As the redundant staff move off the scene, gaping holes are often left. Where a friendly colleague sat, there is now and empty desk and chair; tasks will be left ownerless; the old manager may be replaced by an unknown and more distant new one. The empty void and confusion is exacerbated when senior management are hidden away in meetings at a time when their visibility is most critical.

In your initial planning, make absolutely sure that you have included measures to cover this period. Managers should spend time at the 'coal-face' to ensure that:

  • Remaining staff are not overloaded with work.
  • They understand the need for the staff cuts made, and feel that the situation has been managed fairly.
  • The implementation of any time/cost saving measures is going smoothly.
  • The most talented &/or critical staff do not feel insecure and leave.
  • Any grievances or concerns can be aired and dealt with.
  • Your remaining staff feel visible and valued.


Once your head is very clearly above the water again you may wish to think about how you can show your appreciation to the loyal staff who helped to carry the company through. There are a number of ways this can be achieved but one which provides benefits all round is Executive or Career Coaching. Offered to nominated individuals, or the top 10 performers, this also provides a useful incentive scheme.

Managing redundancy is never easy. Managing to avoid redundancy can be even harder. However the adverse effects can be substantially reduced through: good communication; timely intervention; careful analysis and planning; effective consultation with your people; sensitivity in approach; appropriate support and assistance, and good after care. Over a third of the companies voted into last year's Times '100 Best Companies To Work For' had needed to effect redundancies during the year. For both companies and individuals, good redundancy management can turn a crisis into an opportunity.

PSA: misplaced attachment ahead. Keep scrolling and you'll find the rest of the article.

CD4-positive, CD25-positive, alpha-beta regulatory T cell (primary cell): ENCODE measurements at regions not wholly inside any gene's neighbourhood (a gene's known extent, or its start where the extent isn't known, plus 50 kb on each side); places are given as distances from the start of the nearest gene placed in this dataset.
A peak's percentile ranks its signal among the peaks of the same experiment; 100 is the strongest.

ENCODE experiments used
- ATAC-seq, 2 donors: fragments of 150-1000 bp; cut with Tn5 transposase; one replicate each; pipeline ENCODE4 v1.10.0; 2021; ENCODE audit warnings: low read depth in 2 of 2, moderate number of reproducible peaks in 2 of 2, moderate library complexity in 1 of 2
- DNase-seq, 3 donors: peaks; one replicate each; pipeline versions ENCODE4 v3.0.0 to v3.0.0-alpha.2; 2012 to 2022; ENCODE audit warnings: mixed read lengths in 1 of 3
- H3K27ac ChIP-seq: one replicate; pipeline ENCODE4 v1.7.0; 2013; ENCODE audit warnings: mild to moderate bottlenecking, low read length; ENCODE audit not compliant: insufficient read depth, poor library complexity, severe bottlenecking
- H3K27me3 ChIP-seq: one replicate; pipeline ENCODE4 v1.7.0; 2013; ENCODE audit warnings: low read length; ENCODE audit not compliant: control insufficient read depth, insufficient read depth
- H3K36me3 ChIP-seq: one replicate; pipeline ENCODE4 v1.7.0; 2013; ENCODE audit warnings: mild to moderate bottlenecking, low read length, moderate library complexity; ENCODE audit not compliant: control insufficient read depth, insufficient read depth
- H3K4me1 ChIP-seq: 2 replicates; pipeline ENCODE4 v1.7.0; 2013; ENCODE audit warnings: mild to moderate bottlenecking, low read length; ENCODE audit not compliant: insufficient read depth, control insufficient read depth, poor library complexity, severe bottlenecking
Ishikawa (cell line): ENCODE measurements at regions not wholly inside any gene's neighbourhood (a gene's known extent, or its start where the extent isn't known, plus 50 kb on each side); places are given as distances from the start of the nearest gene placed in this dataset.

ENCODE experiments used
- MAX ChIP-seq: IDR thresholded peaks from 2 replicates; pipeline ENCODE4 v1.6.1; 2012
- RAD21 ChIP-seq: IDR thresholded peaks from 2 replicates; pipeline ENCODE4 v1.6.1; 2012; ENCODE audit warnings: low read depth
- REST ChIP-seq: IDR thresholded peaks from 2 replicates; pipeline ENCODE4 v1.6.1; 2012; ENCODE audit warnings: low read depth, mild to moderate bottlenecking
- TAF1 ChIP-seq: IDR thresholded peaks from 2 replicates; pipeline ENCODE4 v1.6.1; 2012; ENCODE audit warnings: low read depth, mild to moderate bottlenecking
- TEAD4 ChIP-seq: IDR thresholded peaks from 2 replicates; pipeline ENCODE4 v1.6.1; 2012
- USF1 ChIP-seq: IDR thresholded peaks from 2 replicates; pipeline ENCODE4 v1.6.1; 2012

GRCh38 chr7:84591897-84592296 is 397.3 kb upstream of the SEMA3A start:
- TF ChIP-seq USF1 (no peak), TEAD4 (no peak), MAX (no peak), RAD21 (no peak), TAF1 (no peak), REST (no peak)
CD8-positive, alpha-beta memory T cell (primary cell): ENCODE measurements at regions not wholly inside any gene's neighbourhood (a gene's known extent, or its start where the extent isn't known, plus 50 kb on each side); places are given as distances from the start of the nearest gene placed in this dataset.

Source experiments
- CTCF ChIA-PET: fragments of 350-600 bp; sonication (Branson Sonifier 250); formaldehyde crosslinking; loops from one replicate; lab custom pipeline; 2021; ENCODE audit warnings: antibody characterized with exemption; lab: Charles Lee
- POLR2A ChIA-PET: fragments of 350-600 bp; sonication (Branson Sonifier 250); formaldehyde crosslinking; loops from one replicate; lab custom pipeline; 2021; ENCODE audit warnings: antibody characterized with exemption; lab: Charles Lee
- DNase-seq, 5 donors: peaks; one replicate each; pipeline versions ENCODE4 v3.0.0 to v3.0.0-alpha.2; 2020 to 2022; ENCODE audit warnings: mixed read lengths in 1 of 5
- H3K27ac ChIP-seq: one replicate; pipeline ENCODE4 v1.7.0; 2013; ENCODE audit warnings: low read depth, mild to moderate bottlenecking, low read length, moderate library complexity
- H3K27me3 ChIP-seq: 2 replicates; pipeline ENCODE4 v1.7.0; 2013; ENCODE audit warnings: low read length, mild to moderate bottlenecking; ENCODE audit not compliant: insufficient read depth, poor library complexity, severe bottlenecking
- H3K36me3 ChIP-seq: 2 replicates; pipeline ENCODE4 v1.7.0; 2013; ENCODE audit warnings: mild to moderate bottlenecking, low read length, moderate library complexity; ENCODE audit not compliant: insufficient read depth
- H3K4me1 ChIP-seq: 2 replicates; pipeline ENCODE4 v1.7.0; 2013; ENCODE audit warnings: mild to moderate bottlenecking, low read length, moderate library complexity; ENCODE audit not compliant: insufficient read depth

Fault tolerance is sometimes called redundancy management. For our purposes, redundancy is the provision of functional capabilities that would be unnecessary in a fault-free environment. Redundancy is necessary, but not sufficient for fault tolerance. For example, a computer system may provide redundant functions or outputs such that at least one result is correct in the presence of a fault, but if the user must somehow examine the results and select the correct one, then the only fault tolerance is being performed by the user. However, if the computer system correctly selects the correct redundant result for the user, then the computer system is not only redundant, but also fault tolerant. Redundancy management marshals the non-faulty resources to provide the correct result.

Redundancy management or fault tolerance involves the following actions:

Fault Detection
The process of determining that a fault has occurred.

Fault Diagnosis
The process of determining what caused the fault, or exactly which subsystem or component is faulty.

Fault Containment
The process that prevents the propagation of faults from their origin at one point in a system to a point where it can have an effect on the service to the user.

Fault Masking
The process of insuring that only correct values get passed to the system boundary in spite of a failed component.

Fault Compensation
If a fault occurs and is confined to a subsystem, it may be necessary for the system to provide a response to compensate for output of the faulty subsystem.